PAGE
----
Errata Install to Content Host takes too long and doesn't scale well
We have a report that installing a number of erratta takes a long time. There is no info about what the bottleneck is, so we need to investigate.
When applying (installing) errata on a Content Host from the server, it takes a very long time. For example, installing ~556 errata on a single content host was observed to take ~44 minutes. Most of that time (~36 minutes) was during the 'initiating the install' phase of the task (i.e. executing the pulp consumer content install). While this may not sound too bad a first glance, it won't scale well as the behavior is linear. As a result, if there were 100 content hosts, that same action could take ~3 days.
Updated by email@example.com almost 7 years ago
The problem stems from the fact that Pulp takes each errata and turns it into a list of packages. As the number of errata grows, the amount of time it takes to translate them into package lists grows.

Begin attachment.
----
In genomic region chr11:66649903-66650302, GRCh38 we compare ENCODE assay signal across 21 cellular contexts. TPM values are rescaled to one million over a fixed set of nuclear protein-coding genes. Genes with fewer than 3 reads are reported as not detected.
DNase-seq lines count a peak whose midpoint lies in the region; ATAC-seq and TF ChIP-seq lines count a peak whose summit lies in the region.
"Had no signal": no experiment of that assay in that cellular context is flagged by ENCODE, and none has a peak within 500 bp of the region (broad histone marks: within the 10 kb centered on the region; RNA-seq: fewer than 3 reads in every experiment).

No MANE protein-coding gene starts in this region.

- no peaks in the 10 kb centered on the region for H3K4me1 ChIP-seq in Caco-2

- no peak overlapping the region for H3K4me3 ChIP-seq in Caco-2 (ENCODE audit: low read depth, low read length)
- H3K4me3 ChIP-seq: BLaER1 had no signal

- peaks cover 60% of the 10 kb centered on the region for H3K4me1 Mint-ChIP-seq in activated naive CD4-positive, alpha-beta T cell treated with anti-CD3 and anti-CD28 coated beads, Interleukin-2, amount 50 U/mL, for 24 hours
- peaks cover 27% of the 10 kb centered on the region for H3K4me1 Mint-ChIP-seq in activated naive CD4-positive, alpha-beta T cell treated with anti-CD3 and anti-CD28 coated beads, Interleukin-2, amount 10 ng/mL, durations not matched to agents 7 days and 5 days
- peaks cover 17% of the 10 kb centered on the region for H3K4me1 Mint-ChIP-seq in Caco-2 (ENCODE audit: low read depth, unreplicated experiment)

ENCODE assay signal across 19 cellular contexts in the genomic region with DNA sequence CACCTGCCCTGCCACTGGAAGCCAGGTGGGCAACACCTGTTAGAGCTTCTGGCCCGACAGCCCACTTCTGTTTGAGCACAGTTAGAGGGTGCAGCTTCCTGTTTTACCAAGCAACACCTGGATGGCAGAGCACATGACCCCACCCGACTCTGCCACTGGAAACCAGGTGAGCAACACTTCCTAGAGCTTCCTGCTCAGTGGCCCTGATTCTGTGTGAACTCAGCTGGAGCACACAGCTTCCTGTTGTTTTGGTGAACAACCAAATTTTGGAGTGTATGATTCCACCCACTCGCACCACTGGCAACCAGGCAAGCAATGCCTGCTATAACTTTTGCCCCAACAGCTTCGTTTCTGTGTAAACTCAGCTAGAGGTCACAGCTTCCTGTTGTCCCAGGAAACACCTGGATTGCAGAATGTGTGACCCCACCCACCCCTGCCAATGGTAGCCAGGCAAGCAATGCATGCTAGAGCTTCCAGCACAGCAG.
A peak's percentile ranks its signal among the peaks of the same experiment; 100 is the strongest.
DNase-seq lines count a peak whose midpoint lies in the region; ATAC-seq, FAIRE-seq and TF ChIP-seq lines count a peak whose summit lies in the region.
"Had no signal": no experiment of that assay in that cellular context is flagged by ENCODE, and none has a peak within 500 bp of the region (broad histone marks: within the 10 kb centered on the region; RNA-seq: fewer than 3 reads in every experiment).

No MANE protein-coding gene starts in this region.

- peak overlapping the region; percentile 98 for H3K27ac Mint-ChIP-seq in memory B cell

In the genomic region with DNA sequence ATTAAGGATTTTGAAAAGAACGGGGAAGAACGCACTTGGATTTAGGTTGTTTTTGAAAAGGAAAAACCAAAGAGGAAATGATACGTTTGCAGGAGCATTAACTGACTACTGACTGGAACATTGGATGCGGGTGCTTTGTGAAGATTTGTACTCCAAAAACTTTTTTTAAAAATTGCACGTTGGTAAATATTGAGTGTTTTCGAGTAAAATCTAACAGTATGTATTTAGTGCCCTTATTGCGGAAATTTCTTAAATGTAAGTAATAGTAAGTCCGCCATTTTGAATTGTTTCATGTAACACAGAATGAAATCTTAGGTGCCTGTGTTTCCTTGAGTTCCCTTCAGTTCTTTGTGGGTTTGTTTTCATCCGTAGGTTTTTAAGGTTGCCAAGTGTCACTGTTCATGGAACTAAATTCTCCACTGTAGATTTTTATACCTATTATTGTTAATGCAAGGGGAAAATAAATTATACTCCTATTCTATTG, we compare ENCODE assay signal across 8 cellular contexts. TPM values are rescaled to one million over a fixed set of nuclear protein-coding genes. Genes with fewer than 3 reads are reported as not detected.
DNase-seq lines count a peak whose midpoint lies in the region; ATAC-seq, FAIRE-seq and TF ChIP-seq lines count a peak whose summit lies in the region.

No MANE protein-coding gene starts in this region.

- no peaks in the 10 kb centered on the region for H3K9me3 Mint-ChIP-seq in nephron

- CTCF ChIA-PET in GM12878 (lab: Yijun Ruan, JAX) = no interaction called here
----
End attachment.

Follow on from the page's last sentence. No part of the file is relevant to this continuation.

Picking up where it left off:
The proper solution is to smarten up the Katello agent/pulpplugin for Gofer to be aware of errata as a content type. This way Pulp can completely avoid having to generate lists of packages. Yum is very good at figuring out what packages belong to what errata.
I have tested this solution with yum 3.4.3 on RHEL7.
I have also tested this with yum 3.2.22 and yum-security 1.1.16 on RHEL 5.10.
I have confirmed that Yum 3.2.22 ans yum-security 1.1.16 have shipped with RHEL 5 since update 5.
Added by firstname.lastname@example.org over 6 years ago
Improves performance of errata installation.
Pulp API no longer translates errata into a list of packages applicable to a consumer. Errata ids are passed to the agent on the consumer where yum and security plugin take care of the translation. The new functionality is equivalent to running
yum update-minimal --advisories=<errata_id>,<another_id>
on the consumer.